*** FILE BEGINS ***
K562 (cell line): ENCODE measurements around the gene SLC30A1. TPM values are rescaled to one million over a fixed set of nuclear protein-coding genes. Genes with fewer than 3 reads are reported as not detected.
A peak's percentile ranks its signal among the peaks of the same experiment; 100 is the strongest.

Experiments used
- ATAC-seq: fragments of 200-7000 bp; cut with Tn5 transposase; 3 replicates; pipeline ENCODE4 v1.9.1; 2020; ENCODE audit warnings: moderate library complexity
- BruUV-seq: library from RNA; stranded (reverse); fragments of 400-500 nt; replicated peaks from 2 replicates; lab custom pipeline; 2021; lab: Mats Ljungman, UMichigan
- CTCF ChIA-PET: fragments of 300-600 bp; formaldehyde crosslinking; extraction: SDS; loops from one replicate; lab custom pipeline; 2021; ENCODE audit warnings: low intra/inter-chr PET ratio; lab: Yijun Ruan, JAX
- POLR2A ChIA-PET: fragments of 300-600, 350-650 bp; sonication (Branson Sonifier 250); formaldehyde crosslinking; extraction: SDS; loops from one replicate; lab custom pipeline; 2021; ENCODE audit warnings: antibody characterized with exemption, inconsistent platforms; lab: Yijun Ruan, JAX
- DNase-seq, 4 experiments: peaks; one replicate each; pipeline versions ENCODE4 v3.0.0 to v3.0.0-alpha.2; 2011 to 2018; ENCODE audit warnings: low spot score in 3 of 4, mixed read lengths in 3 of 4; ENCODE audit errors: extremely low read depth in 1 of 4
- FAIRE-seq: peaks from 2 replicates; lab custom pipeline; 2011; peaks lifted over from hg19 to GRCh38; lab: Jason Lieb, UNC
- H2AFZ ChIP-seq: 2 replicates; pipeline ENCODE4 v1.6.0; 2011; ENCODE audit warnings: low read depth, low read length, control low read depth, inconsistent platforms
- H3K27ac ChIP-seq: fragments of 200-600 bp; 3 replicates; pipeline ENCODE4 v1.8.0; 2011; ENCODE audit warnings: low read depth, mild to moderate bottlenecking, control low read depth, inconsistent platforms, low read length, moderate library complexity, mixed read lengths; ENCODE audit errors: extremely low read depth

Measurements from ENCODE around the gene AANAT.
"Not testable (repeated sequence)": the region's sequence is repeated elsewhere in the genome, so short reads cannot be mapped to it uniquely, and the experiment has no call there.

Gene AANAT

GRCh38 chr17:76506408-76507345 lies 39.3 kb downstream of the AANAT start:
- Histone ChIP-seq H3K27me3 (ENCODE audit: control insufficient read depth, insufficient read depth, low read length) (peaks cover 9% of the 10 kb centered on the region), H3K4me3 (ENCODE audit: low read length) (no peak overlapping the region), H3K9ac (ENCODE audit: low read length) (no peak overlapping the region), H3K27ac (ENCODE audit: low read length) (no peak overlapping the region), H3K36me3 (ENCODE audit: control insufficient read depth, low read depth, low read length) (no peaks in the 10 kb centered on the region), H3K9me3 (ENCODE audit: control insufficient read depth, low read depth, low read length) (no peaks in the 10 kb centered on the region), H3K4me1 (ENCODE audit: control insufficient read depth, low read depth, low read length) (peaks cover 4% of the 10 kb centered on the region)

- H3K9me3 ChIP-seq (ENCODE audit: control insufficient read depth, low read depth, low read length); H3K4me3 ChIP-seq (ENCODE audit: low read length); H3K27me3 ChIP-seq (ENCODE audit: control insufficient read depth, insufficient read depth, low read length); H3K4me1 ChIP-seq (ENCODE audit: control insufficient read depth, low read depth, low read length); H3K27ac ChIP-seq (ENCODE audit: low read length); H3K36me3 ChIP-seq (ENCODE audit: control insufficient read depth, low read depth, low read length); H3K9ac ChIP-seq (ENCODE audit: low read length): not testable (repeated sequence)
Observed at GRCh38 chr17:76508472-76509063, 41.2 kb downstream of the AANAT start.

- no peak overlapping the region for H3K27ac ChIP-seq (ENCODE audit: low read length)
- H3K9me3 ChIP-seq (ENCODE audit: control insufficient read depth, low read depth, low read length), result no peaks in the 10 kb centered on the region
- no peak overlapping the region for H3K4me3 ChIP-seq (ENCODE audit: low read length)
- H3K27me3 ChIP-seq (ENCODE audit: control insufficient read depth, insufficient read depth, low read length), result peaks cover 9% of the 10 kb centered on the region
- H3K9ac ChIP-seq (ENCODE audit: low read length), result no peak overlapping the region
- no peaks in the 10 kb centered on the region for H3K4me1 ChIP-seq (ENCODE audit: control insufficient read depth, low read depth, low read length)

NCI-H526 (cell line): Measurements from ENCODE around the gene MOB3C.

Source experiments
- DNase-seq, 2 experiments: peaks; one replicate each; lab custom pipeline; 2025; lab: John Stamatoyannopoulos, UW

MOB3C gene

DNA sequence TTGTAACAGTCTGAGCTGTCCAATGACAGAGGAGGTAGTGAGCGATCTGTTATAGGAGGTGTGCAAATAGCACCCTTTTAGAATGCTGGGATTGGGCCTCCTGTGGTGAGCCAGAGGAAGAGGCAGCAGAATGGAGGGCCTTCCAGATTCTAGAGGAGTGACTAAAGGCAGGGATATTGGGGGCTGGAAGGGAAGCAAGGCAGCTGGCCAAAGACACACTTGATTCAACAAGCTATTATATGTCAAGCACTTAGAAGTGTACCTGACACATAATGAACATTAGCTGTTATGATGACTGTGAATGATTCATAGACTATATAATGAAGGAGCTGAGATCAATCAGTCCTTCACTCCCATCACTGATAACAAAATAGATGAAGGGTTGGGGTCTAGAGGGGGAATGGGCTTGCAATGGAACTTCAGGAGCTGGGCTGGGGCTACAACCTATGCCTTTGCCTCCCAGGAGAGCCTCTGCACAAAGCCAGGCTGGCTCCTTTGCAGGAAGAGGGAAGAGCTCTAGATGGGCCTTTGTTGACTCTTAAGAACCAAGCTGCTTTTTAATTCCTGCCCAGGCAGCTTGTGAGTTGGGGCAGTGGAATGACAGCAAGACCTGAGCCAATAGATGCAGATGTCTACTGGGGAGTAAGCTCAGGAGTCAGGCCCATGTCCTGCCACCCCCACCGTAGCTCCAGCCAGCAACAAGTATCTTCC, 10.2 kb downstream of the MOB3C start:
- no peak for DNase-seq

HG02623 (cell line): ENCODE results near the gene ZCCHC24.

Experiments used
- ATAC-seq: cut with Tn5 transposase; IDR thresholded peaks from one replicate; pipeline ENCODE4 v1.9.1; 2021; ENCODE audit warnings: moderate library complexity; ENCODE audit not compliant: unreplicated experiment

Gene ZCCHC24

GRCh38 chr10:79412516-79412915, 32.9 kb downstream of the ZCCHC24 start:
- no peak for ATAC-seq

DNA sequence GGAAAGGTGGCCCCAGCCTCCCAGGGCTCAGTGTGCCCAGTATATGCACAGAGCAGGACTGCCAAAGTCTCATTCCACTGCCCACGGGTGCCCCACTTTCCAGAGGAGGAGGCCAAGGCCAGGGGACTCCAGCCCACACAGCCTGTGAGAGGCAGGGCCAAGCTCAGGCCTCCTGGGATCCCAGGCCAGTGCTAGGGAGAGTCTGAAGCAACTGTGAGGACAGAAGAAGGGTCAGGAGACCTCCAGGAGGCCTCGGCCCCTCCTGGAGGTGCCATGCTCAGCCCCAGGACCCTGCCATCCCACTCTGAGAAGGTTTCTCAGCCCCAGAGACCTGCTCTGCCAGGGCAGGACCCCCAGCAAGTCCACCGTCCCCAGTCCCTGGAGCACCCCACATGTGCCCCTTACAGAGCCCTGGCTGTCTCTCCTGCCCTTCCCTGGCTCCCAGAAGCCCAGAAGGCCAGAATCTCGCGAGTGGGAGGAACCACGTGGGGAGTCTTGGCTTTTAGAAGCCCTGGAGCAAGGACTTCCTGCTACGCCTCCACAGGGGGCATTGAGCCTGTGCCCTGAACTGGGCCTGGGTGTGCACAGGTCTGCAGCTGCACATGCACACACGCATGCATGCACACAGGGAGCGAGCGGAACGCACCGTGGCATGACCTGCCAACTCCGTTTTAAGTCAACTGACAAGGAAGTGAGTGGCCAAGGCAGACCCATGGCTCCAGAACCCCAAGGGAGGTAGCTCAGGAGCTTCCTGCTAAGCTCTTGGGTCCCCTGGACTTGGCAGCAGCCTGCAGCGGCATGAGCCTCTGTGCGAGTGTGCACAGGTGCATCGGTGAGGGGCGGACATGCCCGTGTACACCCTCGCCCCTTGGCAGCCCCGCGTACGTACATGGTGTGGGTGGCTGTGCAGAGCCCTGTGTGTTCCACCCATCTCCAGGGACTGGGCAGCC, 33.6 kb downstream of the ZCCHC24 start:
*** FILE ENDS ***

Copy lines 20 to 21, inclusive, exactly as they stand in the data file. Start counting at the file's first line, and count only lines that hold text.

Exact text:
- H3K9me3 ChIP-seq (ENCODE audit: control insufficient read depth, low read depth, low read length), result no peaks in the 10 kb centered on the region
- no peak overlapping the region for H3K4me3 ChIP-seq (ENCODE audit: low read length)